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Marketing Feeder Calves

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Thursday, June 13, 2019 - 7:30am

Announcer: Farm and Family is a production of the Mississippi State University Extension Service.

Amy Myers: Today we're talking about marketing feeder calves. Hello. I'm Amy Taylor Myers, and welcome to Farm and Family. Today we're speaking with Cobie Rutherford, Mississippi State University Extension Associate. So, Cobie, how can producers benefit from feeder calf marketing?

Cobie Rutherford: Amy, a lot of producers are getting ready to sell their feeder calves at market right now. However, these calves are mostly born in the fall of the year, and it's getting time to get those calves weaned and marketed.

There are a lot of ways that a producer can benefit from this, whether it's looking at how the calves sell this year and comparing their actual sell prices to the market reports, and then using that data to go back and make selection decisions for next year's calf crop. But they can also benefit from trying to hit the market at the right time and get these calves marketable and to prospective buyers.

Amy Myers: So, with that said, what exactly are buyers looking for in feeder calves?

Cobie Rutherford: When the calf comes through the stockyard ring, the buyer has to make a quick, split-second decision on what he or she is looking for, and they do that by first assessing the calf's feeder calf grade. So they're going to look at the calf's frame score and muscling score. So basically when they look at frame, they're looking at cattle that are either small, medium, or large-framed. And what we know from years and years of scientific research, that a small-frame calf will finish out at a smaller weight than perhaps a medium and large-frame calf. So they're going to make an assessment of price and value, first of all based on that frame score.

Then, they'll in turn look at muscling score. And of course a heavier muscled calf will bring more money and be worth more money than a lighter muscled calf. Basically the buyer is looking for something that he can turn around and make money on and be profitable, and provide a safe and wholesome, nutritious beef product with, and get the most bang for his buck. So he's also looking at things that will lessen his risk on each calf he buys.

Amy Myers: And as far as risks are concerned, what can a producer do to reduce risk in the feeder calves that he's selling?

Cobie Rutherford: So risk can cover a whole spectrum of different things. The first thing I think about in feeder calf marketing is castration of bull calves. So we know that every bull calf that goes through the stockyard, at some point in its life, it will be castrated. And we know that if we castrate those bull calves at a younger age, they'll wind up doing better. It'll be less stressful on the animal, especially if it's castrated while it's still nursing its dam. We also know that dehorning will lessen the risk. If a calf has been dehorned prior to being marketed, that's one less thing that the buyer has to do for that calf.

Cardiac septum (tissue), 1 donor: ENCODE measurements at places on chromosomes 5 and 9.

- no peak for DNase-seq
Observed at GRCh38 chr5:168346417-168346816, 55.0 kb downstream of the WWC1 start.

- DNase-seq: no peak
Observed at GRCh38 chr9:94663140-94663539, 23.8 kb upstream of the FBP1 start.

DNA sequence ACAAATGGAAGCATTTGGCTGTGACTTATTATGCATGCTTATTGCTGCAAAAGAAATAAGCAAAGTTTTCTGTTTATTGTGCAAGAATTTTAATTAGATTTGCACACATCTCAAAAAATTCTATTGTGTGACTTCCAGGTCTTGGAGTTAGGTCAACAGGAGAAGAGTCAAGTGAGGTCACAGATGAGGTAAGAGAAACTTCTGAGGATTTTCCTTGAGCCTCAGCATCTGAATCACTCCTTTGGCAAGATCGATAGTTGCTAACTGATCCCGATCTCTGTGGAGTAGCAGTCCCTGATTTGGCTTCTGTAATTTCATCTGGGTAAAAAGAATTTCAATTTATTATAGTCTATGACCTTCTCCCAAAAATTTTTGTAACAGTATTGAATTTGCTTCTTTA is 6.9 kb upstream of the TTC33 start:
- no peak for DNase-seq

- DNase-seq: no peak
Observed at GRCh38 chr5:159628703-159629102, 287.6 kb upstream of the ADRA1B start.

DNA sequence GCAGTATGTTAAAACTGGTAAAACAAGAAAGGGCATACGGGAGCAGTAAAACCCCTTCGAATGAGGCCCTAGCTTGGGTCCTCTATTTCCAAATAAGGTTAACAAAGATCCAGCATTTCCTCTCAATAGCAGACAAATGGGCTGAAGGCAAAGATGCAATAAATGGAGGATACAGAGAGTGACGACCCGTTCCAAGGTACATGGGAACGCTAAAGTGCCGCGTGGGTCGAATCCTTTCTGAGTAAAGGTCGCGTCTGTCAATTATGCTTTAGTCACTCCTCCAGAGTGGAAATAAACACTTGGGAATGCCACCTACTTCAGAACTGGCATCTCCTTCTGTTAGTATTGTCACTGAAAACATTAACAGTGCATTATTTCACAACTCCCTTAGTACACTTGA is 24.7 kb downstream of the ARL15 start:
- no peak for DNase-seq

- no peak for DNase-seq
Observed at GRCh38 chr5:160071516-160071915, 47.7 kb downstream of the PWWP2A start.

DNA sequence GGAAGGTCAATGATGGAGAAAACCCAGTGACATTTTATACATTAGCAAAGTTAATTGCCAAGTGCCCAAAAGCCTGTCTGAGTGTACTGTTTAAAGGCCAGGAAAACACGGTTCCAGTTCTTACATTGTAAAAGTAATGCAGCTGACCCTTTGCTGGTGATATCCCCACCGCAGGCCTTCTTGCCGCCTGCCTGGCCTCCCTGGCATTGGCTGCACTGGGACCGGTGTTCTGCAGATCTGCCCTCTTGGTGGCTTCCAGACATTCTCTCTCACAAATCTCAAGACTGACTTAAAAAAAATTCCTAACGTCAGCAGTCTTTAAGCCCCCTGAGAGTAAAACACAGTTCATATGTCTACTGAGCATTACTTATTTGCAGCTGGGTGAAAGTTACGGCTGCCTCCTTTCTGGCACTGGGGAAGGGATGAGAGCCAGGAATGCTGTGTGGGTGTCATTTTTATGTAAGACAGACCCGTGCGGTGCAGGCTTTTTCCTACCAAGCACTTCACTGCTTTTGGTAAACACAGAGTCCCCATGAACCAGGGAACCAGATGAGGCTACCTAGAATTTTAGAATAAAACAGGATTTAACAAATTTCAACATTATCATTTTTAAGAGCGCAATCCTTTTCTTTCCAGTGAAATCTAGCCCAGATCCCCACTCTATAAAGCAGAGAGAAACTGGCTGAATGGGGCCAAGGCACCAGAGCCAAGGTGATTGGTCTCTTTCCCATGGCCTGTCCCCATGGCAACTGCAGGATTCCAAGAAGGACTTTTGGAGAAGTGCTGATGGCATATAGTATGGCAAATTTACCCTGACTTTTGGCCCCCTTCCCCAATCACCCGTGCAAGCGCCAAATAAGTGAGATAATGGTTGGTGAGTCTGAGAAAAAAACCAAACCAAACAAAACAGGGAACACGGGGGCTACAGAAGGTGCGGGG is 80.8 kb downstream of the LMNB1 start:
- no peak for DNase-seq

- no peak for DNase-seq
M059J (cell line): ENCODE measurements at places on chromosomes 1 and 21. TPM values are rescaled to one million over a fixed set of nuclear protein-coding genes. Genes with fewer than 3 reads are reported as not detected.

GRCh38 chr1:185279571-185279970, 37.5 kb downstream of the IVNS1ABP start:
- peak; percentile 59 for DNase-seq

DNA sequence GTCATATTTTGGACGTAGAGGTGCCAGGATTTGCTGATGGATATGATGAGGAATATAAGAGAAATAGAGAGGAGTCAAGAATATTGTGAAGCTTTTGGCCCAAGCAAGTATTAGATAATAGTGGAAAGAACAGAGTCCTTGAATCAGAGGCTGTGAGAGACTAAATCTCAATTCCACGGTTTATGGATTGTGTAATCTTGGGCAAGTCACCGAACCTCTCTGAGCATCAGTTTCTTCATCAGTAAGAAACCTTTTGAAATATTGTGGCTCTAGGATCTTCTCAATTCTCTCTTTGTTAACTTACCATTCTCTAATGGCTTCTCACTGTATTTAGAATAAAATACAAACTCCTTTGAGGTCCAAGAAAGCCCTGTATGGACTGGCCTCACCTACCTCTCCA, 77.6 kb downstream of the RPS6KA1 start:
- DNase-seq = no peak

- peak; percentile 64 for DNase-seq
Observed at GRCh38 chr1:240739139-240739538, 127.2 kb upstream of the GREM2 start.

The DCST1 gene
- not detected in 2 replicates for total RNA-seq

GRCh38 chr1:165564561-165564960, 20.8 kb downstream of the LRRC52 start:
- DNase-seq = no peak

Another thing is vaccinations. And, you know, sometimes we don't think about vaccinations as helping with risk, but any prior immunity that calves can have before getting to the stocker phase or feedyard, the better it'll be on them.

Amy Myers: Okay, now what are some things that producers can do to add more value to their feeder calves?

Cobie Rutherford: When we think about adding value to feeder calves, the very first thing that comes to my mind is selling calves in a group. So if you can get your cattle to calving in a short, concise calving season and have cattle that... a cow herd that is consistent in type and uniformity, you're in turn going to have calves that are more uniform. So if you as a producer, can work with your stockyard operator to get your calves marketed in groups, 10 or more if possible, that are the same age, sex, weight, feeder calf score, that'll really help you out with marketing.

Amy Myers: So with all this information, how can they apply this when they're selecting feeder calves?

Cobie Rutherford: On thing that you can think about when you look at marketing as a whole, when it comes time to marketing, the last thing you want to do is to drop the ball on the goal line. So when you think about what you need to do as far as getting your calves marketed, a lot of producers will just pull up to the stockyard, drop off their calves off and then leave and not think anything else about it.

One thing I always recommend producers to do, is to actually watch their calves' sale and compare their calves, prices and values to calves that are alike in type and kind, and then try to figure out the differences of those calves and your calves. Maybe you have calves that top the market every time and you really don't need to improve a lot on your feeder calves. But if you've got calves who are consistently at the bottom of their market value range for their weights, maybe you can figure out why they're there and make selection decisions based on what you're observing.

Amy Myers: For more information where can we go?

Cobie Rutherford: Our new Extension website is up and running so if you go to extension.msstate.edu/beef you can find all our information on Beef Cattle Extension.

Amy Myers: Today we've been speaking with Cobie Rutherford, the Extension Associate. I'm Amy Taylor Myers and this has been Farm and Family. Have a great day.

Announcer: Farm and Family is a production of the Mississippi State University Extension Service.

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